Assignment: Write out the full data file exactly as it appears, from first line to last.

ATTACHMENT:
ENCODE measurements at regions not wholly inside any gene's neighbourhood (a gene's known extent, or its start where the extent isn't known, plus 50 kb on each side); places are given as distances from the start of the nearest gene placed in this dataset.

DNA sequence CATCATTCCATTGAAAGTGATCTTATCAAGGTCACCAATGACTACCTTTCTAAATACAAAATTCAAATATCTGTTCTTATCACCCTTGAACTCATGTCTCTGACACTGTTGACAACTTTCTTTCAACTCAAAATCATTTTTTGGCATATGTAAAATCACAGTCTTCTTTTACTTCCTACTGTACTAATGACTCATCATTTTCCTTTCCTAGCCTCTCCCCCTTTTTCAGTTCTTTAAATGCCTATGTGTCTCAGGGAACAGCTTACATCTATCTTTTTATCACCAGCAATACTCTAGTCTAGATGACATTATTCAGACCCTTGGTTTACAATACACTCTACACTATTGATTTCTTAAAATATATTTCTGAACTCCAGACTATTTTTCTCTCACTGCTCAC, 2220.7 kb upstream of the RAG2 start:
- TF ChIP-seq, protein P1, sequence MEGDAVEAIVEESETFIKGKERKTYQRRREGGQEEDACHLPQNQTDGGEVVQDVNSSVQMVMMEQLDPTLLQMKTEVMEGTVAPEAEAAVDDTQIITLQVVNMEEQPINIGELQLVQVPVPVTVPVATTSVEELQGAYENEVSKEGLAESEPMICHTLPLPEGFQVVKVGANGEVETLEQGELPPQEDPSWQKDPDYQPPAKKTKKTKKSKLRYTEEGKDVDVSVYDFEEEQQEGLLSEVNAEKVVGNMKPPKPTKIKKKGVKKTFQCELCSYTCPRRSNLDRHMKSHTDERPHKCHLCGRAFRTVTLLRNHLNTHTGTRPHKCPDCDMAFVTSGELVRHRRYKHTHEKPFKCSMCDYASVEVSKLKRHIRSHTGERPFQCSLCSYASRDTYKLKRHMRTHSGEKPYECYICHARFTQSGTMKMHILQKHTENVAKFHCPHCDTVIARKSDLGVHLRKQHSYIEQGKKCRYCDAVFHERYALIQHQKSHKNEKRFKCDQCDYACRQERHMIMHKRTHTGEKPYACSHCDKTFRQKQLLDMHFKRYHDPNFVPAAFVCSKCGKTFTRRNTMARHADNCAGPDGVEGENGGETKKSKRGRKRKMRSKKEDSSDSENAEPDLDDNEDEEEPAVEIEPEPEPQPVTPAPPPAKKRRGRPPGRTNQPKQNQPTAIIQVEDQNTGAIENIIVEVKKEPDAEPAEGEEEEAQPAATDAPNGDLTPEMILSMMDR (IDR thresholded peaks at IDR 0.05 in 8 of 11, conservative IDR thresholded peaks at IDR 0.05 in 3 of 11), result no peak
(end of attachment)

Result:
ENCODE measurements at regions not wholly inside any gene's neighbourhood (a gene's known extent, or its start where the extent isn't known, plus 50 kb on each side); places are given as distances from the start of the nearest gene placed in this dataset.

DNA sequence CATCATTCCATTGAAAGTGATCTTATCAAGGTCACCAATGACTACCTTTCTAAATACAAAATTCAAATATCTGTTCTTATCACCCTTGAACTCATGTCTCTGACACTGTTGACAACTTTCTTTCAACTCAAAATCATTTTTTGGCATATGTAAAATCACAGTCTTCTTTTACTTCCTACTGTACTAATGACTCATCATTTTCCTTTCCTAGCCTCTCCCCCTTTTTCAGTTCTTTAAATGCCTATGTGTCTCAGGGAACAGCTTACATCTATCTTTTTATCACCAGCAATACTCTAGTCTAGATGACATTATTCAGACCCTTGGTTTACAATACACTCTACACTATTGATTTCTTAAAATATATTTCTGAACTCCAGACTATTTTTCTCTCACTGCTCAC, 2220.7 kb upstream of the RAG2 start:
- TF ChIP-seq, protein P1, sequence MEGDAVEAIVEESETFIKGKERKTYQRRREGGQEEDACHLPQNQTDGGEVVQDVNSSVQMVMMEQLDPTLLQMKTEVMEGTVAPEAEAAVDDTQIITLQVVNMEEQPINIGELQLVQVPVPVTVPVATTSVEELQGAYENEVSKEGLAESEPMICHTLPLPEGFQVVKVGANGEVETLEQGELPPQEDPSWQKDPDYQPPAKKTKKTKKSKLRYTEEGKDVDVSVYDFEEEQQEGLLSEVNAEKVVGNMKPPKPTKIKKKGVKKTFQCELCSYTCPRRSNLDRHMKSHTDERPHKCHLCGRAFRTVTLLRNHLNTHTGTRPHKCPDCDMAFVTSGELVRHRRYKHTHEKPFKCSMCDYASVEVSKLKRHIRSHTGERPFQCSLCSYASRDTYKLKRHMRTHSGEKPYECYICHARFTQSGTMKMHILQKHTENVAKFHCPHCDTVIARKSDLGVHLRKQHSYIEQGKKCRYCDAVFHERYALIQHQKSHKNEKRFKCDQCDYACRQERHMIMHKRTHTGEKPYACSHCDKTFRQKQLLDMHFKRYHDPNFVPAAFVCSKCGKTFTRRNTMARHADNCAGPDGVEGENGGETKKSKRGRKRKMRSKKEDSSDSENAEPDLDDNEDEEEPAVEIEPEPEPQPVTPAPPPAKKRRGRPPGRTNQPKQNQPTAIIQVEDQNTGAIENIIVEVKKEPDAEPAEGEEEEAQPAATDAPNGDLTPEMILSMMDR (IDR thresholded peaks at IDR 0.05 in 8 of 11, conservative IDR thresholded peaks at IDR 0.05 in 3 of 11), result no peak